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CRISPR restores some vision to blind patients in clinical trial

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CRISPR restores some vision to blind patients in clinical trial

CRISPR gene-editing has improved the vision of patients with an inherited form of blindness, according to results of a Phase 1/2 clinical trial. The results not only give new hope to patients with the condition, but show that CRISPR could be put to use in humans to treat a range of conditions.

Leber Congenital Amaurosis (LCA) is a rare condition that affects about one in every 40,000 newborns. Those affected have a genetic mutation that results in severely reduced vision, leading to complete blindness in about a third of patients. Currently, there are no FDA-approved treatment options at all.

But that might be about to change. The BRILLIANCE trial has been investigating using CRISPR to edit the CEP290 gene, one of the main culprits behind LCA, in 14 patients. The gene-editing treatment is delivered directly to the light-sensitive cells behind the retina, making this the first time CRISPR had been put to work directly in the human body.

Now, the team has detailed the results from the first three years of the trial, from 2020 to 2023. Each patient received the treatment in one eye, and were then monitored for four different outcomes: identifying objects and letters on a chart; how well they could see colored points of light in a full-field test; how well they could navigate a maze with physical objects and different light levels; and their own reported experiences of quality of life changes.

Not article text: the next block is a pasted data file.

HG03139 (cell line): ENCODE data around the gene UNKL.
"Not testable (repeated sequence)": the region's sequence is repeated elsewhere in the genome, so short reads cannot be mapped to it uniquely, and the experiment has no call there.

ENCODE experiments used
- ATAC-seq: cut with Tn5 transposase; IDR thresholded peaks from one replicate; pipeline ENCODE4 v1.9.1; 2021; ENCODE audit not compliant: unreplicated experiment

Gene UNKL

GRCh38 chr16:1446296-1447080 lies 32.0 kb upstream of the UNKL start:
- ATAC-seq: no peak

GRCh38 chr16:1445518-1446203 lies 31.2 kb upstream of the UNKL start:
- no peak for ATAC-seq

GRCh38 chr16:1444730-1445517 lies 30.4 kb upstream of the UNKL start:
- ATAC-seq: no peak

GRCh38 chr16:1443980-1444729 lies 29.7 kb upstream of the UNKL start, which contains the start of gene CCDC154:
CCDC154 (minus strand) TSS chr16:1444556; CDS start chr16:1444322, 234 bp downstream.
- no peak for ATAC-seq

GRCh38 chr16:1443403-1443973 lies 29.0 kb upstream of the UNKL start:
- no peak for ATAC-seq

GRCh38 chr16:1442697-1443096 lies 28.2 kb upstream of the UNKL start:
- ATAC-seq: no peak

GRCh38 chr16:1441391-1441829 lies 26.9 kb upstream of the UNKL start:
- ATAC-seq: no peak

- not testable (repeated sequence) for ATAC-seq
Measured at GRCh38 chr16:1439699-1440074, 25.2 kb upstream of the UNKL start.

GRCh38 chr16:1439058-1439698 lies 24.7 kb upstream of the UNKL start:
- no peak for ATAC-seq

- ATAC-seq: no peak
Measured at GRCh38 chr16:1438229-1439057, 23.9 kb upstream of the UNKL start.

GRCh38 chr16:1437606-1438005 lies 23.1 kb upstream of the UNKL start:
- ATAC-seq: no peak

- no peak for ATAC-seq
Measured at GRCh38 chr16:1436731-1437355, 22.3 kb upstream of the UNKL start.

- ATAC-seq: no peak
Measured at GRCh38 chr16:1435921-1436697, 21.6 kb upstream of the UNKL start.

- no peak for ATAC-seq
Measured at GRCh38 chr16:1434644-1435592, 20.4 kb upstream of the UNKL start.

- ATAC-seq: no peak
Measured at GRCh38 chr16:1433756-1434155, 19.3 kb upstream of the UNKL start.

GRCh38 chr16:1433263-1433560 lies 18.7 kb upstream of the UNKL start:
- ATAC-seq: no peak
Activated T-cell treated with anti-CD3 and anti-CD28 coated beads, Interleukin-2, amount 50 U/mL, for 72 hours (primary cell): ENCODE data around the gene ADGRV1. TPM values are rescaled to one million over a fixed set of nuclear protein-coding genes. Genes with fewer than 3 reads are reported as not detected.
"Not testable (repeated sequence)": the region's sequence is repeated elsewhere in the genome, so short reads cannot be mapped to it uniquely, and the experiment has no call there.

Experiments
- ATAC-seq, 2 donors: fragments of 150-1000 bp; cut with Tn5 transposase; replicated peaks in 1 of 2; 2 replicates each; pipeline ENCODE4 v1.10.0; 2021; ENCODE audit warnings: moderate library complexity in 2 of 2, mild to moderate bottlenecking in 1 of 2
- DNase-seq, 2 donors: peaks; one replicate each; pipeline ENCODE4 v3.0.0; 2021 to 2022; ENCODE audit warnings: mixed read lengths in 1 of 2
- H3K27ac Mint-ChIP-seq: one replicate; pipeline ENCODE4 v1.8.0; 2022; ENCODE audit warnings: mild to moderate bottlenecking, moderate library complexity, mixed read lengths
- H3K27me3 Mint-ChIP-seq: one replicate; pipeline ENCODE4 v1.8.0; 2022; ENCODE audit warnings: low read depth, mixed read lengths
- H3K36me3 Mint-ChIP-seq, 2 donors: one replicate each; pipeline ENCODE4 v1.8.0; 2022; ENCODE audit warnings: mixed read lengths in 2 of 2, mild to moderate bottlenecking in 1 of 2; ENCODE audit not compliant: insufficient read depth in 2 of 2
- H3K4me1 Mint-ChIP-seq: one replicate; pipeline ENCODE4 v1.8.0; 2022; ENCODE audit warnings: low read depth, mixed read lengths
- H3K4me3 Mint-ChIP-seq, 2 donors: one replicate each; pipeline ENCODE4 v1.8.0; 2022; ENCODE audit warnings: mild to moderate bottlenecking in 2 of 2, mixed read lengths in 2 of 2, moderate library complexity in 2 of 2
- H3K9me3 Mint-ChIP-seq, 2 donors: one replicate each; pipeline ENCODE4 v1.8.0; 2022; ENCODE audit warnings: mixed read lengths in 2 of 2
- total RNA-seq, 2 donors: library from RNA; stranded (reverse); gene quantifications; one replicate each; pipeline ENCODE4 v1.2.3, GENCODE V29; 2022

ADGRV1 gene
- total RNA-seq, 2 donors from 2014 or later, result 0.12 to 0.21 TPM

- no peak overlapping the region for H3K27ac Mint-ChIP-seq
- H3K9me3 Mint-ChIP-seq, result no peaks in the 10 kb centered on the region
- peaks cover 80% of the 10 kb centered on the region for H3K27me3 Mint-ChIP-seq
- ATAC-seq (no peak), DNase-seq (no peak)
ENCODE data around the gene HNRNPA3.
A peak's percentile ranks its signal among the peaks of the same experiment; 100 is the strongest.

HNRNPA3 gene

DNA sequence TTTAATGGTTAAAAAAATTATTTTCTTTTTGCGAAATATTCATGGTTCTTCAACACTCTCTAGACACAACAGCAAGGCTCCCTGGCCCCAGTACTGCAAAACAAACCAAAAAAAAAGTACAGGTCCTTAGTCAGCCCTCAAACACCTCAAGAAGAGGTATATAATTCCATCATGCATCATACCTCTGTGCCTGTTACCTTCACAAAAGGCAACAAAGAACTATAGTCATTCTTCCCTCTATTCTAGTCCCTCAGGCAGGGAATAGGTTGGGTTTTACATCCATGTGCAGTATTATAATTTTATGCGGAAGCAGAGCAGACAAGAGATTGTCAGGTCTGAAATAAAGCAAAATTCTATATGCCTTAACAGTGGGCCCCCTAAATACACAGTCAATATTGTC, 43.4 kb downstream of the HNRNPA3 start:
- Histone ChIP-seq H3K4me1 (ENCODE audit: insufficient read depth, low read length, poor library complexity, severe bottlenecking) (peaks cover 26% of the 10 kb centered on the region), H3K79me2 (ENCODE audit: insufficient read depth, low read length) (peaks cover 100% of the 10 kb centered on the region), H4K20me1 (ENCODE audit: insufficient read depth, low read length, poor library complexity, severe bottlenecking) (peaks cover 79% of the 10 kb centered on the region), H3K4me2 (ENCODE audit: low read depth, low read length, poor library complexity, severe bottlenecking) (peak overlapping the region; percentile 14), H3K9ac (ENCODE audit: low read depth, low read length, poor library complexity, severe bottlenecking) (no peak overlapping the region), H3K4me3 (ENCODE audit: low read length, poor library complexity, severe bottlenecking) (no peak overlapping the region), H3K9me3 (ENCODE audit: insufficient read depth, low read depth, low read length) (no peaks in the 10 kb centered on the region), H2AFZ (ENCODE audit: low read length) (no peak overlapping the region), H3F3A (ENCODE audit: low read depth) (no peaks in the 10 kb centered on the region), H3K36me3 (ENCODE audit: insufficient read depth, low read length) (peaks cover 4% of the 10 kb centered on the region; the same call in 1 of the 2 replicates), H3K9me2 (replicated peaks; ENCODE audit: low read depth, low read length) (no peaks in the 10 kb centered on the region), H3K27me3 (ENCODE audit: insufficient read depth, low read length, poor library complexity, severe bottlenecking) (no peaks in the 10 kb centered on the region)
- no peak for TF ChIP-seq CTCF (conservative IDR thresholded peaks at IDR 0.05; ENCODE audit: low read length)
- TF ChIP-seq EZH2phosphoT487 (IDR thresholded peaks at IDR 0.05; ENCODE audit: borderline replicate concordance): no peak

Of the 14 participants, 11 (79%) showed improvement in at least one of those four outcomes, while six (43%) improved in two or more outcomes. Six also reported better quality of life thanks to vision improvements, while four (29%) showed clinically meaningful improvement in the eye chart tests.

“There is nothing more rewarding to a physician than hearing a patient describe how their vision has improved after a treatment,” said Mark Pennesi, corresponding author of the study. “One of our trial participants has shared several examples, including being able to find their phone after misplacing it and knowing that their coffee machine is working by seeing its small lights. While these types of tasks might seem trivial to those who are normally sighted, such improvements can have a huge impact on quality of life for those with low vision.”

No serious adverse effects were observed, and the mild to moderate ones were all resolved. The study suggests that CRISPR can be effective and safe not only for LCA, but potentially other forms of blindness or genetic diseases in general.

The research was published in the New England Journal of Medicine.

Source: OHSU

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